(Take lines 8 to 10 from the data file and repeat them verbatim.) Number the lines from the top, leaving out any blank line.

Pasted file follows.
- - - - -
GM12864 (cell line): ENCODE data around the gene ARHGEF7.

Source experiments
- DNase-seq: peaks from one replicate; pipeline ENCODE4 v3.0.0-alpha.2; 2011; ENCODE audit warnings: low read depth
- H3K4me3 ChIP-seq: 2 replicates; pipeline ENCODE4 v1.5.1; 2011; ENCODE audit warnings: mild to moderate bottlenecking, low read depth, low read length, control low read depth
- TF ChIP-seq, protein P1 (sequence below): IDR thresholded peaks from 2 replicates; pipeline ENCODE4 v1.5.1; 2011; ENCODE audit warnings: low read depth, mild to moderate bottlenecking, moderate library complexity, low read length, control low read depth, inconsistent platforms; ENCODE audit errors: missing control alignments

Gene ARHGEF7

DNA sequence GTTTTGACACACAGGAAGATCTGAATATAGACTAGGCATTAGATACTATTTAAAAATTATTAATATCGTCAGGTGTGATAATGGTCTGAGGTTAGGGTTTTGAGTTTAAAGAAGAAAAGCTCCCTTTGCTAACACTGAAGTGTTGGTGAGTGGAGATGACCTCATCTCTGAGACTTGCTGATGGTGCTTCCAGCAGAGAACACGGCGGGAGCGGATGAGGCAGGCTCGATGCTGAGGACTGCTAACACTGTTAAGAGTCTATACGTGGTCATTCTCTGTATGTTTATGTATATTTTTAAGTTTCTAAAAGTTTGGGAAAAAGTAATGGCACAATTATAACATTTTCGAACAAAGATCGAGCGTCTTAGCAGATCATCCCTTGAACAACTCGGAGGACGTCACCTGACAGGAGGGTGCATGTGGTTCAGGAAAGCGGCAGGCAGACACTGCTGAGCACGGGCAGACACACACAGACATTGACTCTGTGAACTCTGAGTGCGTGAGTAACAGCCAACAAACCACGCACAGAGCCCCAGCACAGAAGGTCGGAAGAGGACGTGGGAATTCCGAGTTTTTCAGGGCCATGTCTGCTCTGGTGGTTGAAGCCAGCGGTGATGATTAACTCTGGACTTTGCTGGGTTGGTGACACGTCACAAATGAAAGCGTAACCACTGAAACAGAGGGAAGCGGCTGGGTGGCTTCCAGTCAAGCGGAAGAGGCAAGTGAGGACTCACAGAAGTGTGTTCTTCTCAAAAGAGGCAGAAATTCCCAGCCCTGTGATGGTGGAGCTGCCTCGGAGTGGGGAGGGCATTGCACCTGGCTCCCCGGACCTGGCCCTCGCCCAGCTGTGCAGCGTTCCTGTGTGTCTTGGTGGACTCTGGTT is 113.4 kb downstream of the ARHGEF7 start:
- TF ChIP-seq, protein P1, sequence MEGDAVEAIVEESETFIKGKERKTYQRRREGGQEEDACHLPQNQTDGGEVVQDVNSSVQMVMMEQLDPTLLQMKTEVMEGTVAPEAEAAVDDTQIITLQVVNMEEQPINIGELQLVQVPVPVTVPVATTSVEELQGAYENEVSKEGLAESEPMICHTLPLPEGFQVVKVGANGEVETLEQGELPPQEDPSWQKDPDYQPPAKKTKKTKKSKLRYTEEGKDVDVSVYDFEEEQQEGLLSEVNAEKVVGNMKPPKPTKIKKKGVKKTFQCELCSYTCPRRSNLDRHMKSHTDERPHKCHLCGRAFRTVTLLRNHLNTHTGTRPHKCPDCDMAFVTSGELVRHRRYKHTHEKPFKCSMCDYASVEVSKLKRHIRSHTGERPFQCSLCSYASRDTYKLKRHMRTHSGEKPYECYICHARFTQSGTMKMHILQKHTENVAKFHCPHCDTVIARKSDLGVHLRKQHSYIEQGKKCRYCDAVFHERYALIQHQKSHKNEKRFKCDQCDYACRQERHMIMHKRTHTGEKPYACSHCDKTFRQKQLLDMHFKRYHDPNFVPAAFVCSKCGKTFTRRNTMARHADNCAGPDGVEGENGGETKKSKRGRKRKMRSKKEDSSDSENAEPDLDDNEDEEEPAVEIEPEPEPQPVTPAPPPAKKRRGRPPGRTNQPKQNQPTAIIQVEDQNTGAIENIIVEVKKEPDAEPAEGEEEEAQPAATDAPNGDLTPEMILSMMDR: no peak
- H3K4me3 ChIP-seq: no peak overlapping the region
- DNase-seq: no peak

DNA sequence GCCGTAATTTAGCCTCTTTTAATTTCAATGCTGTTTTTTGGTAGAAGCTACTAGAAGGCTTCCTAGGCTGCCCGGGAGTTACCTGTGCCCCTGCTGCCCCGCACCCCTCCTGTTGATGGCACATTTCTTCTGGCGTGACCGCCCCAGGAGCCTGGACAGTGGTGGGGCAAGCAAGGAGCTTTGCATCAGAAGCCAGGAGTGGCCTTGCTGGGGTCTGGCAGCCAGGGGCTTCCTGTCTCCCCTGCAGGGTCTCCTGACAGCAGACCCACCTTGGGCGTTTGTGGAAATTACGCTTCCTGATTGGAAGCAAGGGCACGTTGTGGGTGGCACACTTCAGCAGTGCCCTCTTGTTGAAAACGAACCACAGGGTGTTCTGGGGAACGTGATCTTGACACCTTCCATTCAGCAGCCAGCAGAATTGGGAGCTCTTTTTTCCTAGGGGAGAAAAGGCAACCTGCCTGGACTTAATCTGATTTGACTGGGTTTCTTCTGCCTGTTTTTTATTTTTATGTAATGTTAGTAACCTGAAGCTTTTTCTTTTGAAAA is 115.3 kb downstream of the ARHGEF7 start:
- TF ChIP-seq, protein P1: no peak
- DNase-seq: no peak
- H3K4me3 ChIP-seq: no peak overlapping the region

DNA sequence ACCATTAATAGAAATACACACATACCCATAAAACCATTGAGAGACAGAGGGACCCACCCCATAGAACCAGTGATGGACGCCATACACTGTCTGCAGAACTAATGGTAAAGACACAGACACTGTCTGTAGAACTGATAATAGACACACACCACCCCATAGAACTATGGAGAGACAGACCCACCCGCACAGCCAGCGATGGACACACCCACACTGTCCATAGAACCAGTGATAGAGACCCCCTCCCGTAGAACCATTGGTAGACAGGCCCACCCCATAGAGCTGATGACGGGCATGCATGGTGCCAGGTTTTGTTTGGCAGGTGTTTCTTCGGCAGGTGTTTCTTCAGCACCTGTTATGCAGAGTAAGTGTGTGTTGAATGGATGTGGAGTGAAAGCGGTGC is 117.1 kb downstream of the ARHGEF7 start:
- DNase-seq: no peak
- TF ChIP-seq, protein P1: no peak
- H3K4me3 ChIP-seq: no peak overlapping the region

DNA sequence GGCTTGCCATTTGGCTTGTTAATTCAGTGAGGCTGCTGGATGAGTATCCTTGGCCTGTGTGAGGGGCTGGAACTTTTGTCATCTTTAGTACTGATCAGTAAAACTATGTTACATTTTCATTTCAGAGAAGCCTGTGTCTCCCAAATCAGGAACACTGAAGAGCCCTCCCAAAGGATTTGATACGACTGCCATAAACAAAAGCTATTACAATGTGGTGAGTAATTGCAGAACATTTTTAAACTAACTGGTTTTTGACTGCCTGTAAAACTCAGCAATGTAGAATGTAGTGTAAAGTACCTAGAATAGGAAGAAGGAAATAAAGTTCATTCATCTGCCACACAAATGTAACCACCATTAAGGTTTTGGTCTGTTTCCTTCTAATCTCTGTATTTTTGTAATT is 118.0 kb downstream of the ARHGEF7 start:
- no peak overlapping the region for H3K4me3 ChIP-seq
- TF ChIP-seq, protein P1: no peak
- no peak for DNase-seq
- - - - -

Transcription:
- TF ChIP-seq, protein P1, sequence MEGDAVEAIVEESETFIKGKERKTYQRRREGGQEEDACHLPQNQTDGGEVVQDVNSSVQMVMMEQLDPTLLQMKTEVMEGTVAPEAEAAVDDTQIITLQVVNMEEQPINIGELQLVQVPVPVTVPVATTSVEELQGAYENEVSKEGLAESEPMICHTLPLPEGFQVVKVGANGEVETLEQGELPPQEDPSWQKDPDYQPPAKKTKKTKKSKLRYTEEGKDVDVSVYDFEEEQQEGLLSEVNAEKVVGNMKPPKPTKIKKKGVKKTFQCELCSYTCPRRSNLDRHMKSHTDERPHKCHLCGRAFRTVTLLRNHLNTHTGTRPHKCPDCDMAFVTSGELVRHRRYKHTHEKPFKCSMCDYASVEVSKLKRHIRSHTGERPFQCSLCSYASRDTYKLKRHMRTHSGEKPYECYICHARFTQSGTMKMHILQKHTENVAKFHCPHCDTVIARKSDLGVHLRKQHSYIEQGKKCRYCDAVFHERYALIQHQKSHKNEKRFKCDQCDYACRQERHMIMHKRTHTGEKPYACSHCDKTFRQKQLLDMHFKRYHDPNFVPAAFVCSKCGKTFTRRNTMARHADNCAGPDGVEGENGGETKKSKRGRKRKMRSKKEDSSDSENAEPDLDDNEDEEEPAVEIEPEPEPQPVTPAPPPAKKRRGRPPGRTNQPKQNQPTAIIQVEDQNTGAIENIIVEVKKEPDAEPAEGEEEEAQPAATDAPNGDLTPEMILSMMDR: no peak
- H3K4me3 ChIP-seq: no peak overlapping the region
- DNase-seq: no peak